Flagstaff Preparing For Significant Floods Due To Museum Fire

By Scott Bourque, Tom Maxedon
Associated Press
Published: Sunday, July 28, 2019 - 4:27pm
Updated: Wednesday, August 18, 2021 - 10:10pm

A wildland firefighter at Museum Fire
A wildland firefighter at the scene of th Museum Fire on July 27, 2019.

Fire officials say the Museum Fire burning in Flagstaff is now 82% contained.

However, fire information officer Dick Fleishman says while the containment fight is going well, flooding is a major concern.

“One thing we’re doing today on the activity on the fire is our burned area emergency response team is on the fire making assessments of the burn severity. And they’ll actually be putting together a plan to actually minimize flood flows off of here,” Fleishman said.

The National Weather Service in Flagstaff is calling for a 50% chance of thunderstorms on Tuesday. As a result, the Coconino County Flood Control District is anticipating serious flooding in the eastern portion of Flagstaff due to the Museum Fire.

Flood Control administrator Lucinda Andreani says floods could come with very little warning and be extremely dangerous.

“Please do not allow children to play in any of the channels on Paradise and Grandview and the lower Monte Vista,” she said. “It’s very important that they stay out of those channels. Grandview itself could be carrying a very significant amount of moderate to high velocity water.”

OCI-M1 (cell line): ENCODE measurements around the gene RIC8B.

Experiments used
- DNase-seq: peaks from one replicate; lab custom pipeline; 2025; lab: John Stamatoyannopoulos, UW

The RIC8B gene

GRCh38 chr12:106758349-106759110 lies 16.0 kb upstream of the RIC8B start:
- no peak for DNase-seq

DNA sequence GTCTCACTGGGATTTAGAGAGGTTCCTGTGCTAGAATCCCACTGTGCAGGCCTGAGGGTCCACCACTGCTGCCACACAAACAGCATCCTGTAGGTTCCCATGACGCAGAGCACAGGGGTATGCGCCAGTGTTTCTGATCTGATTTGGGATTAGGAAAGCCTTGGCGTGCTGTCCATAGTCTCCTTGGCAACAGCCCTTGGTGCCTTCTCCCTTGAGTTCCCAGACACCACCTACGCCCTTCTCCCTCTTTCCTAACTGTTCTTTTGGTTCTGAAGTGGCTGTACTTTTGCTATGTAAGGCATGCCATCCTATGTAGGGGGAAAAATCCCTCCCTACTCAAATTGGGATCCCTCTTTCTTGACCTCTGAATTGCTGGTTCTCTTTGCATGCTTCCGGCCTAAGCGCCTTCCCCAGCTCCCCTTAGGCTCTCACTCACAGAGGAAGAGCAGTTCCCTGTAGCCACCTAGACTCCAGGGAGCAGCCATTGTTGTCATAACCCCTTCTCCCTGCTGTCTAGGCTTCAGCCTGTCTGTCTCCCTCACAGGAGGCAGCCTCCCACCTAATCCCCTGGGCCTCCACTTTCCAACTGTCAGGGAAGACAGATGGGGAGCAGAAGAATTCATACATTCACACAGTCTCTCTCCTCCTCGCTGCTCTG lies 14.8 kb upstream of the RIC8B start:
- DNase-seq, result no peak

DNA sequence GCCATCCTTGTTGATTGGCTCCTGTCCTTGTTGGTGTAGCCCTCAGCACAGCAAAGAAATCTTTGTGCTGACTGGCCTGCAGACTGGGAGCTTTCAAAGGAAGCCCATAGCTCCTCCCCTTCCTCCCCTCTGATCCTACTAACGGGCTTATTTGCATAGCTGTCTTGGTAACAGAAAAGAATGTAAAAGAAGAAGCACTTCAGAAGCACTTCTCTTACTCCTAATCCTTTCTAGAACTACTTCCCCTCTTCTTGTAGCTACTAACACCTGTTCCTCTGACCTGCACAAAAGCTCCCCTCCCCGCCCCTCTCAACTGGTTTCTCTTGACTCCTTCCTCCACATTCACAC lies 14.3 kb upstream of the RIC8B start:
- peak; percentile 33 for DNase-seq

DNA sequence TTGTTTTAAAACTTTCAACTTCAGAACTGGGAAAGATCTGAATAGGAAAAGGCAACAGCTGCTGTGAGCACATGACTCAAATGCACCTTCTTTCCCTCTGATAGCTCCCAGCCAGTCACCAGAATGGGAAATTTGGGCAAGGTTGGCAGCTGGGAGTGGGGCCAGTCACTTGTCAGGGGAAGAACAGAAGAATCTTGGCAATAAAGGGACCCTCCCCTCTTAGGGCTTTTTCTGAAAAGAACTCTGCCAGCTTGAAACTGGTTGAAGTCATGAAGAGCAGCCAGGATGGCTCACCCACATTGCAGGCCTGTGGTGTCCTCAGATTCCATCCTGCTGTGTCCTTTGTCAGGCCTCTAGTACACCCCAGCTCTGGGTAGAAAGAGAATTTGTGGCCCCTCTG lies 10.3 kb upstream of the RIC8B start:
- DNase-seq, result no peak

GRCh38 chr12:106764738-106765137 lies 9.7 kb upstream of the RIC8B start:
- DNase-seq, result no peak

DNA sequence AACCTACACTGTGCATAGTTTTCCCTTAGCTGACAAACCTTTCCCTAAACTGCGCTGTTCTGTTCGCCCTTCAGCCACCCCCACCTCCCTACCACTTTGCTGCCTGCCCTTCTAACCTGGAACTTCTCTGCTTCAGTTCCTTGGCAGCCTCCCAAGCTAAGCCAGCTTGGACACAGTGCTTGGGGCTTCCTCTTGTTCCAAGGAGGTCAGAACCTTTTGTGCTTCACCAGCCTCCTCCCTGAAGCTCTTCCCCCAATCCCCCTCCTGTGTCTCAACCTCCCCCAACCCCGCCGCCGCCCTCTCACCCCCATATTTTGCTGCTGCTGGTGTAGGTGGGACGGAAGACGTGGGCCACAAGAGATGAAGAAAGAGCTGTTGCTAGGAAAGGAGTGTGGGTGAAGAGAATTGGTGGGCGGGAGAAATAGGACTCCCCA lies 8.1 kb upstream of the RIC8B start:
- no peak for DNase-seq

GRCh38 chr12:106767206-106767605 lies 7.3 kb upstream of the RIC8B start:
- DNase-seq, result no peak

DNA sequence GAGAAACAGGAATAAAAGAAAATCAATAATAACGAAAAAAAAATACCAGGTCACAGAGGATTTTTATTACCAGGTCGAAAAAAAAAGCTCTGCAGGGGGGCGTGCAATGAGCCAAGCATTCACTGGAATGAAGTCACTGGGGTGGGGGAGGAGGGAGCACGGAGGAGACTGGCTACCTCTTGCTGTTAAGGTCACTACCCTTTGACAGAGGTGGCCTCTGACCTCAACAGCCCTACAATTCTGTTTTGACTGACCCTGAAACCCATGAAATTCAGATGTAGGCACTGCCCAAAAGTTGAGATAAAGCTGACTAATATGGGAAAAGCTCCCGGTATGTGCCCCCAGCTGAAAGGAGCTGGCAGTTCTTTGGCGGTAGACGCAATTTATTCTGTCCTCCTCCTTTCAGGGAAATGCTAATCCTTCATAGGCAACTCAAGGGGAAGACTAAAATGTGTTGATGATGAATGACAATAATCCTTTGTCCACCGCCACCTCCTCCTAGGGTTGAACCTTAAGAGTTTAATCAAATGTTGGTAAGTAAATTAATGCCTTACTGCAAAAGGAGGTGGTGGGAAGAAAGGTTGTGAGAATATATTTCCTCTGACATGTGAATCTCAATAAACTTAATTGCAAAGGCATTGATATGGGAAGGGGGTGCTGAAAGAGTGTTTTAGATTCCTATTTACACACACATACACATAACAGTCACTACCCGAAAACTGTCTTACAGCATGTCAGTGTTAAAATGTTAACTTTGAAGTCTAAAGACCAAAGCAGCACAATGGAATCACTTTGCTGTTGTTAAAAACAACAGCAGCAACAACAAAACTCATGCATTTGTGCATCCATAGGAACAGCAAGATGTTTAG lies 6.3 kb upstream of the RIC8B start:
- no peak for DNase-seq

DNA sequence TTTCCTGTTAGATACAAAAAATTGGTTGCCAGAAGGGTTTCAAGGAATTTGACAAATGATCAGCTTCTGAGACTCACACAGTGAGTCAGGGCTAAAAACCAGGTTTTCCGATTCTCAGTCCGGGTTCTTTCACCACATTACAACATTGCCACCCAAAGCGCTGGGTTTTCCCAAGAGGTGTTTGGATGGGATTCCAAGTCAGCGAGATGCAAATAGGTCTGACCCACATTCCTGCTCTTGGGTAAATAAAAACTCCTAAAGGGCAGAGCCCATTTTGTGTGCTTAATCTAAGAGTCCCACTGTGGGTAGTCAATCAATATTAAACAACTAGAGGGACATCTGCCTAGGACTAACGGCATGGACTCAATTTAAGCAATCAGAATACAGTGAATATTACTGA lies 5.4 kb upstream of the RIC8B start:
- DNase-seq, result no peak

Laurel Morales/KJZZ
Sunnyside neighbors help each other fill sandbags to prepare for Museum Fire flooding in 2019.

Emergency measures, including sandbag walls and concrete barriers, won’t stand up to the floodwaters from a significant storm. More than 26,000 sandbags have been filled as part of the preparation for possible floodwaters.

“If we get anything above a small scale normal rain event, the analysis is telling us we could have a significant flood event that could overwhelm what’s being installed,” said Andreani.

Andreani says the flood control workers expect to have emergency measures in place before Tuesday’s forecasted storms.

A federal team began collecting data Friday to analyze the soil and come up with ways to minimize flooding.

Fire officials say the blaze has scorched more than 3 square miles in the Coconino National Forest in Flagstaff since it started on July 21.

The cause of the fire is under investigation.

Authorities say smoldering fire on the steep slopes west of Oldham Park and Little Elden Mountain continues to challenge firefighters.

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